And, so, finally, we were left with Duchess (above) and Minnie. Duchess, my own beloved Clydesdale mare – now 24 years old, and who, unable to have foals of her own, has successfully taken over the upbringing of all the youngsters we have had here – the matriarch of the Bridle ways family. Duchess has now gone off to live at Polcoverack – a comfortable retirement home for horses just up the road and where I can visit her whenever I like. And, Minnie – the Shetland, the last of the horses – albeit pint-sized, to squeeze through our finally but definitely closing gates. Minnie is now living with Tara (Tara was the last person to work for Bridle ways see her story ‘The Last Post’) ruling the roost as usual, as a companion to Tara’s horse Dezy.
Always during the Bridle ways years, I have been quietly and anxiously aware that there were those waiting in expectation (I won’t say in gleeful expectation!) that this mad old woman would be left under an enormous ‘pile’ of horses – or worse, but I can happily report that every horse irrespective of size, shape or story has found that ‘just right’ home.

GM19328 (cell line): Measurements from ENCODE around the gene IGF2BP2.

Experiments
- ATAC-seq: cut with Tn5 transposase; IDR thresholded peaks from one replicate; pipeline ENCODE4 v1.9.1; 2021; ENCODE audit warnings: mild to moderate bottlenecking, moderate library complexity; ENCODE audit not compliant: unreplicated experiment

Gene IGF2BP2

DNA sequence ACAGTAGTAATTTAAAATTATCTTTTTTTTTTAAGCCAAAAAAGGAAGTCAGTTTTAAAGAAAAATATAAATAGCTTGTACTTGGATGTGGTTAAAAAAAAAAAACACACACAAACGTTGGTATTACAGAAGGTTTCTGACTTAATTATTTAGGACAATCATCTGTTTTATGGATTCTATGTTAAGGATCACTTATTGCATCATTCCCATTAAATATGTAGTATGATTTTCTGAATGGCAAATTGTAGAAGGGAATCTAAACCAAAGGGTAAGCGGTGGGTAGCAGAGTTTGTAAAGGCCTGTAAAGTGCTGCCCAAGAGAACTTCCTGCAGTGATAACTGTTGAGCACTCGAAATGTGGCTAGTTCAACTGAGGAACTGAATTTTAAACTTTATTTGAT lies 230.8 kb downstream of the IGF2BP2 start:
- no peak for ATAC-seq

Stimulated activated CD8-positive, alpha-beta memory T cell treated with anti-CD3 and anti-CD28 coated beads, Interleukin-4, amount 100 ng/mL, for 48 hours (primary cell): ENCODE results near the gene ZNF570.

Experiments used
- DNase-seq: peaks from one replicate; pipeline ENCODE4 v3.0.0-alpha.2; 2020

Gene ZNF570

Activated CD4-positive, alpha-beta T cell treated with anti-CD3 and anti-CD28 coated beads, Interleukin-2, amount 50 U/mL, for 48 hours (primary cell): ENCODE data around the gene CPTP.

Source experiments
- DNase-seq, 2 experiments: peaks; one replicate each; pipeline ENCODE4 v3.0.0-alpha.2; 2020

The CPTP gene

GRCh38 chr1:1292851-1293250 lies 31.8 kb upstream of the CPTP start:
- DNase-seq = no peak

If I had my way, I would have continued taking horses forever, but after Bob’s confrontation with prostate cancer – and the fact that I have reached 70 years, and Bob is not far behind me (he insists he’s my toy boy), we had to draw the line somewhere. But – and it is a BIG BUT – although we have drawn the line under horses, we will be gathering up all the wisdom and experience gained from the Bridle ways years for the continuing benefit of the people that are already joining us to help themselves and in turn to help others – a chain reaction, we hope, in the future.
I still absolutely believe in horses as just one of an infinite number of devices for facilitating people and actualising them into a better place. And as we move onto our next phase – Take 9 Lives (at least!), I am sure that horses will always play a specific part in what we do (ie the right horse for the right course) – even if I have to beg, borrow or steal them for a specific occasion from somebody else.
Meanwhile, catch up with just some of the Bridle ways equine success stories on the horses page.